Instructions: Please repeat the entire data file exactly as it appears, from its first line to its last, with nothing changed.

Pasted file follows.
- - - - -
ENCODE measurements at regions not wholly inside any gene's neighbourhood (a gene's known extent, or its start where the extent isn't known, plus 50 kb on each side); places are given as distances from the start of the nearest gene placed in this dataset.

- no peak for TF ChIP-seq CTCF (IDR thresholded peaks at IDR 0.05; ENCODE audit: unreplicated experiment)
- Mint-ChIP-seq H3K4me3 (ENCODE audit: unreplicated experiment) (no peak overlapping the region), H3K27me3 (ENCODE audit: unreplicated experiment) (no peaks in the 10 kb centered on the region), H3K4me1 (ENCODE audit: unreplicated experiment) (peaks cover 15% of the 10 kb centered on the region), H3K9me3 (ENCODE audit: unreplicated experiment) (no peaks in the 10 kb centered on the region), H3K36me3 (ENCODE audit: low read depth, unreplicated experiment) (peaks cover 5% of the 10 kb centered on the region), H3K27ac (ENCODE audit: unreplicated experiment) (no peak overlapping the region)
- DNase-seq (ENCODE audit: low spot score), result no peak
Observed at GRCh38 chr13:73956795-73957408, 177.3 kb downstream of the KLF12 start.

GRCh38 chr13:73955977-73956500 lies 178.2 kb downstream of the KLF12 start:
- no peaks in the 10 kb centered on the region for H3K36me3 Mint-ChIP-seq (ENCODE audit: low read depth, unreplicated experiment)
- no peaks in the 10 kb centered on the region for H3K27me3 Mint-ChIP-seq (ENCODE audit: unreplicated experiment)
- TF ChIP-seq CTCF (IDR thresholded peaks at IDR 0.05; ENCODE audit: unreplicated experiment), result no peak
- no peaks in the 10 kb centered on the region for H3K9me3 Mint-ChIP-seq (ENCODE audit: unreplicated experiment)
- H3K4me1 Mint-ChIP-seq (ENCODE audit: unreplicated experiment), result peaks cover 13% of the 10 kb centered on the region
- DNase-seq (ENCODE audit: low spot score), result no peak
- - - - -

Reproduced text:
ENCODE measurements at regions not wholly inside any gene's neighbourhood (a gene's known extent, or its start where the extent isn't known, plus 50 kb on each side); places are given as distances from the start of the nearest gene placed in this dataset.

- no peak for TF ChIP-seq CTCF (IDR thresholded peaks at IDR 0.05; ENCODE audit: unreplicated experiment)
- Mint-ChIP-seq H3K4me3 (ENCODE audit: unreplicated experiment) (no peak overlapping the region), H3K27me3 (ENCODE audit: unreplicated experiment) (no peaks in the 10 kb centered on the region), H3K4me1 (ENCODE audit: unreplicated experiment) (peaks cover 15% of the 10 kb centered on the region), H3K9me3 (ENCODE audit: unreplicated experiment) (no peaks in the 10 kb centered on the region), H3K36me3 (ENCODE audit: low read depth, unreplicated experiment) (peaks cover 5% of the 10 kb centered on the region), H3K27ac (ENCODE audit: unreplicated experiment) (no peak overlapping the region)
- DNase-seq (ENCODE audit: low spot score), result no peak
Observed at GRCh38 chr13:73956795-73957408, 177.3 kb downstream of the KLF12 start.

GRCh38 chr13:73955977-73956500 lies 178.2 kb downstream of the KLF12 start:
- no peaks in the 10 kb centered on the region for H3K36me3 Mint-ChIP-seq (ENCODE audit: low read depth, unreplicated experiment)
- no peaks in the 10 kb centered on the region for H3K27me3 Mint-ChIP-seq (ENCODE audit: unreplicated experiment)
- TF ChIP-seq CTCF (IDR thresholded peaks at IDR 0.05; ENCODE audit: unreplicated experiment), result no peak
- no peaks in the 10 kb centered on the region for H3K9me3 Mint-ChIP-seq (ENCODE audit: unreplicated experiment)
- H3K4me1 Mint-ChIP-seq (ENCODE audit: unreplicated experiment), result peaks cover 13% of the 10 kb centered on the region
- DNase-seq (ENCODE audit: low spot score), result no peak